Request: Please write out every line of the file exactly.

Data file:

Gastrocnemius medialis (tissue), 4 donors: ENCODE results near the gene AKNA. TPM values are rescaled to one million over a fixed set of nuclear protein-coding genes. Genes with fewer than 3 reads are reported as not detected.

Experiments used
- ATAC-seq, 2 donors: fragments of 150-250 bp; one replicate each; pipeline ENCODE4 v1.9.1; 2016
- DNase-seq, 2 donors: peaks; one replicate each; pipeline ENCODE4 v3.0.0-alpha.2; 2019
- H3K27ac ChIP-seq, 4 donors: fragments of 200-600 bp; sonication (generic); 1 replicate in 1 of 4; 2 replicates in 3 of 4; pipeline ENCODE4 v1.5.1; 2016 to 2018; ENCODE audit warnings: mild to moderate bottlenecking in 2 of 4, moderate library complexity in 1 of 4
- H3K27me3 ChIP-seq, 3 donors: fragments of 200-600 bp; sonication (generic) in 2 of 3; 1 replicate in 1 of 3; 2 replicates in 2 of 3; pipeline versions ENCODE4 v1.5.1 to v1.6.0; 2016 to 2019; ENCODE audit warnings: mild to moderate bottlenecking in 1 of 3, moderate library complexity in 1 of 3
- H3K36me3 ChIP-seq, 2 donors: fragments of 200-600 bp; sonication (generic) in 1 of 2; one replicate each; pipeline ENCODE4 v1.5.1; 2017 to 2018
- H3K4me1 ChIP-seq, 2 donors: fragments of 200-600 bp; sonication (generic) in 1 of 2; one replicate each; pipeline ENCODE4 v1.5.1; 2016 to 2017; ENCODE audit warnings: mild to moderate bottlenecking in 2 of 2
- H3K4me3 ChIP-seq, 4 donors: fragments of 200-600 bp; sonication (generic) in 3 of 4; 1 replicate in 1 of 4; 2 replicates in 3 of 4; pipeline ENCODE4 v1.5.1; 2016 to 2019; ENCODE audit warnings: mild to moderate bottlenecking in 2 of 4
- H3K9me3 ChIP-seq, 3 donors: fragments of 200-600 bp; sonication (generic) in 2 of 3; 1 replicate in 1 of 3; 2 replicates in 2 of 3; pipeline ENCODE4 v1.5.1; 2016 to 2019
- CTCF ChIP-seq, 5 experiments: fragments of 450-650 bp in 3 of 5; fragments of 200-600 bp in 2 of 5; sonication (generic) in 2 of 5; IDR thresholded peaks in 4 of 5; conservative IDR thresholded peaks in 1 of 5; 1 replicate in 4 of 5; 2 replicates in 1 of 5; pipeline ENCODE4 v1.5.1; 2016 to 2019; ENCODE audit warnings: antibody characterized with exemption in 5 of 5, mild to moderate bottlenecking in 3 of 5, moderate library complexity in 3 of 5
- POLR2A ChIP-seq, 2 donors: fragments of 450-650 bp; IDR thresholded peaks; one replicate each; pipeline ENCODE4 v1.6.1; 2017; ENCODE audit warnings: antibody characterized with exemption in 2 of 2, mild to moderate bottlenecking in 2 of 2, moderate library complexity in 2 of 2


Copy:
Gastrocnemius medialis (tissue), 4 donors: ENCODE results near the gene AKNA. TPM values are rescaled to one million over a fixed set of nuclear protein-coding genes. Genes with fewer than 3 reads are reported as not detected.

Experiments used
- ATAC-seq, 2 donors: fragments of 150-250 bp; one replicate each; pipeline ENCODE4 v1.9.1; 2016
- DNase-seq, 2 donors: peaks; one replicate each; pipeline ENCODE4 v3.0.0-alpha.2; 2019
- H3K27ac ChIP-seq, 4 donors: fragments of 200-600 bp; sonication (generic); 1 replicate in 1 of 4; 2 replicates in 3 of 4; pipeline ENCODE4 v1.5.1; 2016 to 2018; ENCODE audit warnings: mild to moderate bottlenecking in 2 of 4, moderate library complexity in 1 of 4
- H3K27me3 ChIP-seq, 3 donors: fragments of 200-600 bp; sonication (generic) in 2 of 3; 1 replicate in 1 of 3; 2 replicates in 2 of 3; pipeline versions ENCODE4 v1.5.1 to v1.6.0; 2016 to 2019; ENCODE audit warnings: mild to moderate bottlenecking in 1 of 3, moderate library complexity in 1 of 3
- H3K36me3 ChIP-seq, 2 donors: fragments of 200-600 bp; sonication (generic) in 1 of 2; one replicate each; pipeline ENCODE4 v1.5.1; 2017 to 2018
- H3K4me1 ChIP-seq, 2 donors: fragments of 200-600 bp; sonication (generic) in 1 of 2; one replicate each; pipeline ENCODE4 v1.5.1; 2016 to 2017; ENCODE audit warnings: mild to moderate bottlenecking in 2 of 2
- H3K4me3 ChIP-seq, 4 donors: fragments of 200-600 bp; sonication (generic) in 3 of 4; 1 replicate in 1 of 4; 2 replicates in 3 of 4; pipeline ENCODE4 v1.5.1; 2016 to 2019; ENCODE audit warnings: mild to moderate bottlenecking in 2 of 4
- H3K9me3 ChIP-seq, 3 donors: fragments of 200-600 bp; sonication (generic) in 2 of 3; 1 replicate in 1 of 3; 2 replicates in 2 of 3; pipeline ENCODE4 v1.5.1; 2016 to 2019
- CTCF ChIP-seq, 5 experiments: fragments of 450-650 bp in 3 of 5; fragments of 200-600 bp in 2 of 5; sonication (generic) in 2 of 5; IDR thresholded peaks in 4 of 5; conservative IDR thresholded peaks in 1 of 5; 1 replicate in 4 of 5; 2 replicates in 1 of 5; pipeline ENCODE4 v1.5.1; 2016 to 2019; ENCODE audit warnings: antibody characterized with exemption in 5 of 5, mild to moderate bottlenecking in 3 of 5, moderate library complexity in 3 of 5
- POLR2A ChIP-seq, 2 donors: fragments of 450-650 bp; IDR thresholded peaks; one replicate each; pipeline ENCODE4 v1.6.1; 2017; ENCODE audit warnings: antibody characterized with exemption in 2 of 2, mild to moderate bottlenecking in 2 of 2, moderate library complexity in 2 of 2